As my father was one of the signers of the Secession Ordinance, some of his friends feared that the Yankees when they came to the city would do him some bodily harm or take him prisoner. So they said “Professor would it not be a good thing for you to hide out until the Yankees leave the town?” Father replied “No I will not leave, if they take me they will take me upon my own fireside, and from the bosom of my family, not from some gully or cave in the woods.”

The Company that did finally come were under the command of Gen. Palmer. He placed a guard at our house lest there should be trouble. Mother said that the only time that any thing that looked like that there might be trouble, was when two men came to the gate about 8 o'clock at night and asked for some milk. The guard called out “what are you doing away from camp at this time at night?” The men on hearing this immediately ran away.

Another incident that touched my father very much occurred about this time. There came a rumor that Yankees were coming to town, my father, who was teaching in the Preparatory Department at this time (there being no college classes, owing to the fact that the older boys had left to join the army) dismissed his classes. All except one had left the room and made for home, but this one, a fine looking manly young fellow named Waddy Thomason came up to father and said “Professor, if the Yankees take you I hope they will be kind to you.”

Father was walking up North Churchone day about this time and heard some men who were passing, they being “Bushwhackers” from the North Carolina mountain say “There is one of the men that got us into this trouble, he ought to be hung.” Thus referring to my father signing the Secession Ordinance.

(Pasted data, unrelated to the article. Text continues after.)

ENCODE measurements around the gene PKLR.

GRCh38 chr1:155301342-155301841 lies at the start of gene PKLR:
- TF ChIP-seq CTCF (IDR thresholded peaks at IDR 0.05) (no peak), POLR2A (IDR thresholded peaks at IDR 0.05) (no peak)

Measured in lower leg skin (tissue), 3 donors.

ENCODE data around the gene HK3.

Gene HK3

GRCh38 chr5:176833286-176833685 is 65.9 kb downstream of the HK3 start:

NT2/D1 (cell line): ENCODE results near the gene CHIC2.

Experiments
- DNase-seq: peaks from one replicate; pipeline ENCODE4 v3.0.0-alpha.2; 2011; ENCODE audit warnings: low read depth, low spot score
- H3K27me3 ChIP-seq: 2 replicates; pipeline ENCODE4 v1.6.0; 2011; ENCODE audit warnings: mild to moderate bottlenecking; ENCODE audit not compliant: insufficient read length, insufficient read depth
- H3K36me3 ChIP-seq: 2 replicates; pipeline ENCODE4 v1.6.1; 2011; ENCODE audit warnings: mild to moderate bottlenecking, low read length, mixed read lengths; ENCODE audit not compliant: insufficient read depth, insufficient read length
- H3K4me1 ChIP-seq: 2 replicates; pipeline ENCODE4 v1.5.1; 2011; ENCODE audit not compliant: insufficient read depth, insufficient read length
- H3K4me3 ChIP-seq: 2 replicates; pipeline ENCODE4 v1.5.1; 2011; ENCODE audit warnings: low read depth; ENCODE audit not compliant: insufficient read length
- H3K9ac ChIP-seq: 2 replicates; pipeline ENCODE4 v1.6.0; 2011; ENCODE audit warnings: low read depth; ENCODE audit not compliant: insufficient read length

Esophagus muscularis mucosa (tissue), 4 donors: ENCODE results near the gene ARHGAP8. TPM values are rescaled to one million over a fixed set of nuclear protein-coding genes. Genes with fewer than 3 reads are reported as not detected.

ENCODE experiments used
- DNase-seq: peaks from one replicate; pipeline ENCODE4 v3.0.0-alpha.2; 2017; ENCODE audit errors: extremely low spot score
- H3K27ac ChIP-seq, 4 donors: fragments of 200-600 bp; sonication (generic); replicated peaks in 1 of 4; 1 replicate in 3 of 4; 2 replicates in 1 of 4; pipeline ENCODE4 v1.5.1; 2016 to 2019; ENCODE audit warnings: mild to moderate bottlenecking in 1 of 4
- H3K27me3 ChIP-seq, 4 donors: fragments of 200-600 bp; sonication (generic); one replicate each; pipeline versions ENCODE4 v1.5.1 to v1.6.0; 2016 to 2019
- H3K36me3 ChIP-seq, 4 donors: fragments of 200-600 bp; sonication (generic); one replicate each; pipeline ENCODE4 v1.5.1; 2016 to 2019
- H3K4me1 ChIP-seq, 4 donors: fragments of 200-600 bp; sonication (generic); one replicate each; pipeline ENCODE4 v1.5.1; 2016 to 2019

Father as a Speaker 

The first speech I remember my father delivering was at Cherokee Springs. The springs are situated about eight miles north of the city. Just after the Civil War the Wofford professors had cottages built near the springs, and used to spend part of their summers there, so that it became, somewhat of a literary center. I do not remember what the occasion was, at which my father spoke, but there was a very large crowd. The meeting took place out in the open. The subject must have been temperance for I remember one of my father's sentences that struck me as a child. He said talking of a certain brilliant man who drank, “If I had his brains, I might have made a man of myself.” I thought even as a small boy that, that man must have had a very remarkable brain for father to have thus spoken of him.

He also quoted the following line, “And stamp on childhood's brow so mild/The withering blight of a drunkard's child.”


The National Teacher's Association 

My father went to the meeting of this association which was held in Saratoga Springs N.Y. in July 1882. He made an address before this body on Prize System in Colleges. But all remember was his lifting his hands above his head, a favorite gesture of his, he exclaimed “Coming up the Hudson River several days ago, I saw,

“Touched by a light has no name,
A glory never sung,
Aloft on sky and mountain wall
Are God's great pictures hung.”